Physical Therapy Treatment for Runners
Core Physical Therapy evaluates your running injury and creates a treatment plan that gets you back to running quickly and safely.
Running Injury Types
Our resident running expert, Morgan, is an avid runner and has a special interest in working with injured runners. Besides a general physical therapy examination, a running assessment will be included using videotape analysis on a treadmill and suggestions to improve performance and eliminate pain.
ITB (Iliotibial Band) Syndrome
The iliotibial band is a fibrous band of inelastic connective tissue that connects the outside of the hip to the outside of the knee. It assists with hip motion and helps stabilize the knee. Iliotibial band syndrome occurs when the iliotibial band rubs against a bony prominence on the outside of the knee causing friction and pain. Symptoms include snapping and/or pain to the outside of the knee that increases when running downhill. There is often tenderness to the outside of the lower thigh just above the knee. Causes of ITB syndrome may be due to muscle weakness, poor shoe wear or faulty running mechanics. Treatment will be determined by the findings during the exam.
Patellofemoral Pain (anterior knee pain)
Patellofemoral pain is defined as pain around or under the kneecap (patella). The kneecap sits in a groove at the end of the thigh bone (femur). When you bend your knee, your kneecap should glide up and down in the groove. When it does not glide properly, pain may occur. Pain typically occurs when sitting for a long period of time with the knees bent (such as when going to a movie), walking up and down stairs, walking or running up or down hills and squatting. Causes of pain may be due to lower extremity weakness or tightness, poor anatomical structure, faulty running mechanics or inappropriate shoe wear. Treatment will be dictated by the findings during the exam.
Plantar fasciitis is considered an overuse syndrome of the plantar fascia, a fibrous band of tissue that begins at the base of the bottom of the heel and extends to the ball of the foot. Pain occurs to the heel where the plantar fascia originates. Symptoms include pain when taking the first few steps after getting out of bed or after prolonged sitting. Obesity, tight calves and those who spend a great portion of their day standing are more prone to plantar fasciitis. Stretching exercises, temporary activity modification, over the counter inserts, changes in shoe wear, night splint, manual work, and strengthening may be appropriate depending on exam findings.
Chondromalacia is a condition where the cartilage on the underside of the kneecap begins to soften and show wear and tear. This is a common condition and many who have chondromalacia experience no pain. For those who do have pain, they can often reduce or eliminate their pain with physical therapy. Please refer to patellofemoral pain.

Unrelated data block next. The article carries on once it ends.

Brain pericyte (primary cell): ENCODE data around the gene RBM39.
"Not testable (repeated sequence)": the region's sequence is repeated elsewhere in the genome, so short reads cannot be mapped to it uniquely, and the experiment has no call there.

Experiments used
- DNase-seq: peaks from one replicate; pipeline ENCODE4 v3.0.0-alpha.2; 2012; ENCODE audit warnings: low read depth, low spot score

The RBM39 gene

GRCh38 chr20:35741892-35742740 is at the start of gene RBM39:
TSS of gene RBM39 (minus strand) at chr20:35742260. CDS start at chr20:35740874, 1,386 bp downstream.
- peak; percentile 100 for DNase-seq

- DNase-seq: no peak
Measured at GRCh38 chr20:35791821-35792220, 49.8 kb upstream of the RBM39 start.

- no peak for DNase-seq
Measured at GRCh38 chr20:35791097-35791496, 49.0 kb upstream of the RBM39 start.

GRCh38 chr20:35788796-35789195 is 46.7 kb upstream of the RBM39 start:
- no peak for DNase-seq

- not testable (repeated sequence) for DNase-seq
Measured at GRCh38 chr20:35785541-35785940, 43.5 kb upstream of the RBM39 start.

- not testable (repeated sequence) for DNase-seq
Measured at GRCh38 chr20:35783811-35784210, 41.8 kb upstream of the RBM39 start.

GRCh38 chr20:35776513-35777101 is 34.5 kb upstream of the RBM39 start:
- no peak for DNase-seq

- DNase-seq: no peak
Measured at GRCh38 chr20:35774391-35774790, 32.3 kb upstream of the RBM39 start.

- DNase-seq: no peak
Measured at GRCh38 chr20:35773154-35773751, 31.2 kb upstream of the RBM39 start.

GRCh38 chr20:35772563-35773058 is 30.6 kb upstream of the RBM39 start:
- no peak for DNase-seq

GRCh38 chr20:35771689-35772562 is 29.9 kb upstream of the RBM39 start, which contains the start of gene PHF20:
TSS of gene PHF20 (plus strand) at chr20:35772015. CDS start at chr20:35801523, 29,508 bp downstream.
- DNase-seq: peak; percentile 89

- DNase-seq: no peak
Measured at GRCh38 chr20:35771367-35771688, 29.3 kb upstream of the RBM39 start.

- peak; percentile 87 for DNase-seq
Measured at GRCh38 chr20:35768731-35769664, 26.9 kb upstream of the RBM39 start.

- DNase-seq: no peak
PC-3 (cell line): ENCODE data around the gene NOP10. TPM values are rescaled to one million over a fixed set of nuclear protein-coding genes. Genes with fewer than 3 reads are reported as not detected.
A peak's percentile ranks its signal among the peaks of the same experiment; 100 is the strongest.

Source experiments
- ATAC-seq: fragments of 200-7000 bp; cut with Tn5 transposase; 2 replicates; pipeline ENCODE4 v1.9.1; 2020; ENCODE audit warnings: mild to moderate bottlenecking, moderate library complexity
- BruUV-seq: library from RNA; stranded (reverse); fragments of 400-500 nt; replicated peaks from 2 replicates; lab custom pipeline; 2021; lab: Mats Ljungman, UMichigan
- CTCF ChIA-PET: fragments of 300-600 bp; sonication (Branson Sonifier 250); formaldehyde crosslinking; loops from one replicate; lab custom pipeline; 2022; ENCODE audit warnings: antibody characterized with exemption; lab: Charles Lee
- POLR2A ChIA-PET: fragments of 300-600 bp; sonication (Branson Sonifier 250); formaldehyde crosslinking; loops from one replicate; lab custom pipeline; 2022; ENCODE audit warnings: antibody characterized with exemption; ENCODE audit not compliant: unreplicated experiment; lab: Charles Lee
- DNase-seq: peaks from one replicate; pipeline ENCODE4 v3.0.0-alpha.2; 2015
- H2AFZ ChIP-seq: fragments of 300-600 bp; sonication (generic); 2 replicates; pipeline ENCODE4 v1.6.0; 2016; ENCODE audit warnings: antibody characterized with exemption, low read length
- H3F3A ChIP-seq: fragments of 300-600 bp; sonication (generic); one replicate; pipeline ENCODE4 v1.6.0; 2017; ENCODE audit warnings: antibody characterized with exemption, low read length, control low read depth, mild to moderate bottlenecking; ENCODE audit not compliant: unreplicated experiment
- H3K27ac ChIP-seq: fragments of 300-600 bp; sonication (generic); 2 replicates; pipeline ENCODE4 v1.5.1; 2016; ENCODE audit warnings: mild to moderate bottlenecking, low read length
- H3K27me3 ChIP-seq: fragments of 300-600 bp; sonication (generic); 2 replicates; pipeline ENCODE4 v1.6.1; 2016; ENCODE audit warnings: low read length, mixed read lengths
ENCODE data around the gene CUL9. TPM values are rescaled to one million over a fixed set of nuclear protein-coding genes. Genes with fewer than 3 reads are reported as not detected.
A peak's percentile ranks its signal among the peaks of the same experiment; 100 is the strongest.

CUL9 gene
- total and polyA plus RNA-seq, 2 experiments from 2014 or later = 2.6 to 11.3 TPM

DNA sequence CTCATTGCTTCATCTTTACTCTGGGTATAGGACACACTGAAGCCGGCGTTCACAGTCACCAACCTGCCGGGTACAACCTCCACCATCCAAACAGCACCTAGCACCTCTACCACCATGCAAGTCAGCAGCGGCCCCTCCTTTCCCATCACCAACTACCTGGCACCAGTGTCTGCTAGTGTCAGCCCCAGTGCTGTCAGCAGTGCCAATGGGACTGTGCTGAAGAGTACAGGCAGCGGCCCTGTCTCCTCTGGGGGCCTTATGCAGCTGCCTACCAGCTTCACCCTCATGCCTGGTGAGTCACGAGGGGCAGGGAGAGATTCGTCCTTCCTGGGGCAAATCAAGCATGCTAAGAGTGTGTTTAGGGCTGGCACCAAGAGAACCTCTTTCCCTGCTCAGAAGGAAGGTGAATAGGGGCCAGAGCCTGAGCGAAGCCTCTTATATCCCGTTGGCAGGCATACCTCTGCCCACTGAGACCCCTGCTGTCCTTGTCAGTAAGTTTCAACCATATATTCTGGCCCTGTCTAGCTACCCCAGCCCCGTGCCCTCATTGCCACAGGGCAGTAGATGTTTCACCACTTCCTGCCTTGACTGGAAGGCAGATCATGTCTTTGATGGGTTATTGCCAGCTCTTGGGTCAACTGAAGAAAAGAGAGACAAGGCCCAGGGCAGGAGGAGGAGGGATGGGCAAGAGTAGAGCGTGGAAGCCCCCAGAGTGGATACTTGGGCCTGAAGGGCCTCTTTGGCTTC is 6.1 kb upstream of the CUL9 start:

The Achilles tendon is a tough band of fibrous tissue that connects the two calf muscles (gastrocnemius and soleus) to the back of the heel. Although the Achilles is a strong tendon, it is vulnerable to injury due to its limited blood supply and the high tensions placed on it when running. When the calf muscles contract, the Achilles tendon pulls on the heel allowing the heel to rise. This is critical when walking and running. Symptoms of Achilles tendonitis include pain, stiffness, and tenderness to the back of the heel that increases when getting out of bed, walking and running. Causes of Achilles tendinitis may be due to faulty running mechanics, muscle weakness or inflexibility, poor shoe selection or training errors. Treatment will vary depending on the length of time the problem has persisted and the causes of the problem. Physical therapy will include a thorough exam and plan to reduce your pain and get you back to running.
Shin Splints (medial tibial stress syndrome)
The term “shin splints” refers to pain along the shin bone (tibia). Medically known as medial tibial stress syndrome, shin splints often occur in runners who have recently increased or changed their training. Tenderness or swelling may be present to the inner side of the shinbone. If you continue to work through this pain, it may progress to a stress fracture which is a much more serious condition. Running mechanics, shoe wear, muscle weakness or inflexibility may predispose you to shin splints and treatment will include making the necessary changes in order to relieve yourself of this pain.